SCIENTISTS have warned WA will be one of Australia’s hardest hit regions by global warming over the next 30 years.
Almost 80 per cent of people in the WA Speaks survey were concerned about climate change. And despite the issue falling out of public discussion in recent months, nearly a quarter said they were “extremely concerned”.
The CSIRO’s latest State of the Climate report, released this week, predicted WA would see more hot days and more extreme weather in coming decades.
Current projections show the state could have as many as 72 days hotter than 35C each year by 2090 if greenhouse gas emissions remain high.
The number of days more than 40C could jump to about 20 each year, from an average of four.
CSIRO Climate Science Centre interim research director Kevin Hennessy said some effects from global warming were guaranteed over the next 30 years.
“Our projections indicate for South West WA we would expect further warming, further reductions in rainfall and more sea level rise as well as an increase in severe fire weather,” Dr Hennessy said.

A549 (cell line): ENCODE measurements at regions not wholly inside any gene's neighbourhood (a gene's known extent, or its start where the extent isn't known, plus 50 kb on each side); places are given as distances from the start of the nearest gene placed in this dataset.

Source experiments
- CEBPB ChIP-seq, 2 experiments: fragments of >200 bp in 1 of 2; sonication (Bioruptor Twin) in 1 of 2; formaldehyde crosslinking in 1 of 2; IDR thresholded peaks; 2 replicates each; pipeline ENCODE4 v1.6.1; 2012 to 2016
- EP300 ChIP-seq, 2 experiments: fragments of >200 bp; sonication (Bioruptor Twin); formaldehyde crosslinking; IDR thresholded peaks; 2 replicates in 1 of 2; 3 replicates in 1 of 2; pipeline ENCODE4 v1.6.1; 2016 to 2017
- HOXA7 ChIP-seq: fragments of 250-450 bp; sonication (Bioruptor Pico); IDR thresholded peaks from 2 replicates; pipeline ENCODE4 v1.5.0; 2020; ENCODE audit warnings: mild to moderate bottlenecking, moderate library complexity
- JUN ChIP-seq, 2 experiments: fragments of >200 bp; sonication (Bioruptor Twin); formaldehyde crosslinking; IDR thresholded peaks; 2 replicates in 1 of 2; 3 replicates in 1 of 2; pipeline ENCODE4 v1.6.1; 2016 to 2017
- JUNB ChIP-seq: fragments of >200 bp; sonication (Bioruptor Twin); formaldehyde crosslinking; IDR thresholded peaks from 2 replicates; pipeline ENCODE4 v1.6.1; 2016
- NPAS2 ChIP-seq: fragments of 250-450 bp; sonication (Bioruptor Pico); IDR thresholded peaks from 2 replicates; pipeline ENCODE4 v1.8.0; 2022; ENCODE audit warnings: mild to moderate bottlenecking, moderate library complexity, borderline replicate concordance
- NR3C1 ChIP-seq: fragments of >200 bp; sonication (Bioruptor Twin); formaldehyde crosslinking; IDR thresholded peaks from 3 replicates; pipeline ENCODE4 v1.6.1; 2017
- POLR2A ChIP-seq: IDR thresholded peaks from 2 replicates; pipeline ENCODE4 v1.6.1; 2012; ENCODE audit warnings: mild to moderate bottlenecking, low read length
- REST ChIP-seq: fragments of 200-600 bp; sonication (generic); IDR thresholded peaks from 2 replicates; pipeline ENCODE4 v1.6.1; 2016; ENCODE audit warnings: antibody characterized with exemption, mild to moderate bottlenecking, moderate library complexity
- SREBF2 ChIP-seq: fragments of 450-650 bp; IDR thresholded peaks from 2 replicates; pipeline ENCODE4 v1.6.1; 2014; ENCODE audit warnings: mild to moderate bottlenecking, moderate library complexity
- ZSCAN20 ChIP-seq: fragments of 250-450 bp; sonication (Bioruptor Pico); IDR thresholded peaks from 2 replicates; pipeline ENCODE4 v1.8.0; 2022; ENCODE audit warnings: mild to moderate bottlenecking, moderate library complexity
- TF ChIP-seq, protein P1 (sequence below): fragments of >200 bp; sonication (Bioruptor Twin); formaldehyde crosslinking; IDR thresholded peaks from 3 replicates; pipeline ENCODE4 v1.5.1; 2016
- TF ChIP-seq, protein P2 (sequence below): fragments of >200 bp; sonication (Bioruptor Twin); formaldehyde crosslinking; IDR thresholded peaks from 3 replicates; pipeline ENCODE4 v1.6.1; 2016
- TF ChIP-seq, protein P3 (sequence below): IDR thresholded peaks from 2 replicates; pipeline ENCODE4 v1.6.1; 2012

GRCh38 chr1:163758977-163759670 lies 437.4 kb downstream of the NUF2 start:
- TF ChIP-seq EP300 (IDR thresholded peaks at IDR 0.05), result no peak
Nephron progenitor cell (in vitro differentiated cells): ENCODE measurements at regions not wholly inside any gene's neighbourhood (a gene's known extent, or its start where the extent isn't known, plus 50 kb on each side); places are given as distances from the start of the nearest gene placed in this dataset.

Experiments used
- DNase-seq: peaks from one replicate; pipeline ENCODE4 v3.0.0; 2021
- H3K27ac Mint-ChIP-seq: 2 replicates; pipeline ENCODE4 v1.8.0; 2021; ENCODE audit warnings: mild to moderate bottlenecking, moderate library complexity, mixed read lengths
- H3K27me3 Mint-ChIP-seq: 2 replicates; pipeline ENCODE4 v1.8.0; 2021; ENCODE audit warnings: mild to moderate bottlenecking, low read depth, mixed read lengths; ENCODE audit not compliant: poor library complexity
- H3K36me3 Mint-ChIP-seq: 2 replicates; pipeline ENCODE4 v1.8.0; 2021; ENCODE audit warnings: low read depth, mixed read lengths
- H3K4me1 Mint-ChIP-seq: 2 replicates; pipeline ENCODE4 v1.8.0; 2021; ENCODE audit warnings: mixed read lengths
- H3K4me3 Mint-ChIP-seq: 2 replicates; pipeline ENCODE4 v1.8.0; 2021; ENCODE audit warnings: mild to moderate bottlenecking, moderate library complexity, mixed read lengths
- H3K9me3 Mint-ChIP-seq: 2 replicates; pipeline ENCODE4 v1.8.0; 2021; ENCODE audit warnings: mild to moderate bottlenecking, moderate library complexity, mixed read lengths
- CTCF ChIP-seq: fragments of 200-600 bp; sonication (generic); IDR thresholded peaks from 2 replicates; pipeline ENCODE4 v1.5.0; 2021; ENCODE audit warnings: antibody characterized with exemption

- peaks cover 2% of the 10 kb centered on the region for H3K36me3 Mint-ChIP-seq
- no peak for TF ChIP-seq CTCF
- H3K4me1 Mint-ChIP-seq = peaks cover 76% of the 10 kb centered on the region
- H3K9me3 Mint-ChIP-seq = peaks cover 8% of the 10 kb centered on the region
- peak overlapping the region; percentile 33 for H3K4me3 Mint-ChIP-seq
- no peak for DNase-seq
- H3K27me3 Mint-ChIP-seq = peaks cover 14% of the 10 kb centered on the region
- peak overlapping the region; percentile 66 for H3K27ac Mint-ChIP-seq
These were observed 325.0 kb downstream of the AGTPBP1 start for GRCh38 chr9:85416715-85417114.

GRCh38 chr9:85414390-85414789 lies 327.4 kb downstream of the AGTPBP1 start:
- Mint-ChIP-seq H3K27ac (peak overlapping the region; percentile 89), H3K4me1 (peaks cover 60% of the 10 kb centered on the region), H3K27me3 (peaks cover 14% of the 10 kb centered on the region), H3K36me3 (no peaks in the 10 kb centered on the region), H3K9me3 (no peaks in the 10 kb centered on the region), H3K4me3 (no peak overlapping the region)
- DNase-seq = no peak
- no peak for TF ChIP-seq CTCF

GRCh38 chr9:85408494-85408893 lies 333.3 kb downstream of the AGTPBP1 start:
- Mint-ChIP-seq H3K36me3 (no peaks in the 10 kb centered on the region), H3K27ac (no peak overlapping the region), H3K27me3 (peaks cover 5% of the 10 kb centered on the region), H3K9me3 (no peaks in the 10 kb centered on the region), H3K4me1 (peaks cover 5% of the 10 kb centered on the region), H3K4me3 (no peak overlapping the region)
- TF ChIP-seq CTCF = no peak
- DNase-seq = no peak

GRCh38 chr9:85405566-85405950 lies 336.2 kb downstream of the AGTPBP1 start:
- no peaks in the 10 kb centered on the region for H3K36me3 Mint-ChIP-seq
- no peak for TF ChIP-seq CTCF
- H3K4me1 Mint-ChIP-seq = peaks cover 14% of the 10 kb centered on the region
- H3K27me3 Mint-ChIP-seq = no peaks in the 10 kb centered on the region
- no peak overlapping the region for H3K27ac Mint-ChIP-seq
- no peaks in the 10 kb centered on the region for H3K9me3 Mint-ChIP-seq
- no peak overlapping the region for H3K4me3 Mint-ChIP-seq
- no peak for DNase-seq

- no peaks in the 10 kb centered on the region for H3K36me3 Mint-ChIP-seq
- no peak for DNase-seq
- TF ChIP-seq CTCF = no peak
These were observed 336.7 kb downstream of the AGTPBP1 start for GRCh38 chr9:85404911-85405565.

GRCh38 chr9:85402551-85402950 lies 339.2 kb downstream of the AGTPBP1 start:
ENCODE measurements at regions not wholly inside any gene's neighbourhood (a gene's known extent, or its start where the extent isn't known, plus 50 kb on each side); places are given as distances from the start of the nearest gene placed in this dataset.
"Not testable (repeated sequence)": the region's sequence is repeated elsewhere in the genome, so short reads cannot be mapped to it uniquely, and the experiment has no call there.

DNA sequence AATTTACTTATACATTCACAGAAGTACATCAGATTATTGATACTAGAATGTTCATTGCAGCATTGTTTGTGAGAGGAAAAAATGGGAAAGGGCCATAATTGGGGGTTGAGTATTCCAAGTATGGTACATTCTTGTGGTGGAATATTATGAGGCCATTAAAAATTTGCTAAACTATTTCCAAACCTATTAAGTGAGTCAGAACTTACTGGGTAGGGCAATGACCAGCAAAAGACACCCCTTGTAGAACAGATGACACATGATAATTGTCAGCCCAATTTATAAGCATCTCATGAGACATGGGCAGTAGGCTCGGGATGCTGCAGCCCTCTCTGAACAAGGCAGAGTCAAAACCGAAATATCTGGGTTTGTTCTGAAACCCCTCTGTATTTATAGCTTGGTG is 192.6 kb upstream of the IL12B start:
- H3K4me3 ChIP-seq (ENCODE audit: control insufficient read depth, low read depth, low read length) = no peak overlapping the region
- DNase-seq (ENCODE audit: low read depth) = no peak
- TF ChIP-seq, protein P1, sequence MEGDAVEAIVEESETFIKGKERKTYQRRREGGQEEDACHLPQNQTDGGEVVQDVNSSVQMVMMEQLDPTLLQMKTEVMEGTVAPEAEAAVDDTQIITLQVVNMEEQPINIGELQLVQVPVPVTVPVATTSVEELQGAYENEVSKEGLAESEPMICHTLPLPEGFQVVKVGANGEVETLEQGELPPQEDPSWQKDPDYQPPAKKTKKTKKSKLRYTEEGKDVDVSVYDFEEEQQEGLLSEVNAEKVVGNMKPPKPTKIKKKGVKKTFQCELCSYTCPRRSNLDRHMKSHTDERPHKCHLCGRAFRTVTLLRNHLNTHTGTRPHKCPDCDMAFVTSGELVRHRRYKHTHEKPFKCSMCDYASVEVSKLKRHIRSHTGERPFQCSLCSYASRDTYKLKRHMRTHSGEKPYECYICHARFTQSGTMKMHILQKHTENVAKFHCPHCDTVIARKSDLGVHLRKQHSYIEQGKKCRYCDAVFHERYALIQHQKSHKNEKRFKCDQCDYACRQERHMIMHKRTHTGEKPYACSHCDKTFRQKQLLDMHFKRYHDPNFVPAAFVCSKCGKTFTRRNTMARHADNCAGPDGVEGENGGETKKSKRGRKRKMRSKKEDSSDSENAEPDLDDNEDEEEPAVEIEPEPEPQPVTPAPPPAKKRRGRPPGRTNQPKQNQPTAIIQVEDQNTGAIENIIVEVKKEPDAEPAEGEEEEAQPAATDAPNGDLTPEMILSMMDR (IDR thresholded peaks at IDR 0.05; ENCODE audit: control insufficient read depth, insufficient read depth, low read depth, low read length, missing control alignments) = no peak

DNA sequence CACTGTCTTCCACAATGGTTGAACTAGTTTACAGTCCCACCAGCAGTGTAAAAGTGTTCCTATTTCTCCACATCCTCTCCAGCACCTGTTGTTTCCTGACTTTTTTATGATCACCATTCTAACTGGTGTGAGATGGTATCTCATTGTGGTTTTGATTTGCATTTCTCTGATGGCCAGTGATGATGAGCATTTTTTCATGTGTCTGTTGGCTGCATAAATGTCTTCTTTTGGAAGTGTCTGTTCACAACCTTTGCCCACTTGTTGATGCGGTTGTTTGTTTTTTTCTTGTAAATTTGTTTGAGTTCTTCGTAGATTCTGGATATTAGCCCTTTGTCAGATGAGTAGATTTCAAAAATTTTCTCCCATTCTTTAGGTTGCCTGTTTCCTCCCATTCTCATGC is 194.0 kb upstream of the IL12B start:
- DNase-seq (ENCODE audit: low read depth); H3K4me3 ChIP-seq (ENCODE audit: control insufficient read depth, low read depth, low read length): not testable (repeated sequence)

Rainfall in the South West had already dropped by 19 per cent in May-July since the 1970s, he said.
Five months ahead of the state election, WA Greens MP Robin Chapple said the issue was so crucial a new Cabinet position and an independent authority must be established to focus on how WA would respond to global warming.
He said the State Government could not let this issue be entirely a federal responsibility.
“Globally, it’s the most significant problem we are facing aside from World War III,” Mr Chapple said.
Dr Hennessy said there were two basic solutions for global warming: adapt to some unavoidable amount of climate change and try to slow it by reducing greenhouse gas emissions.
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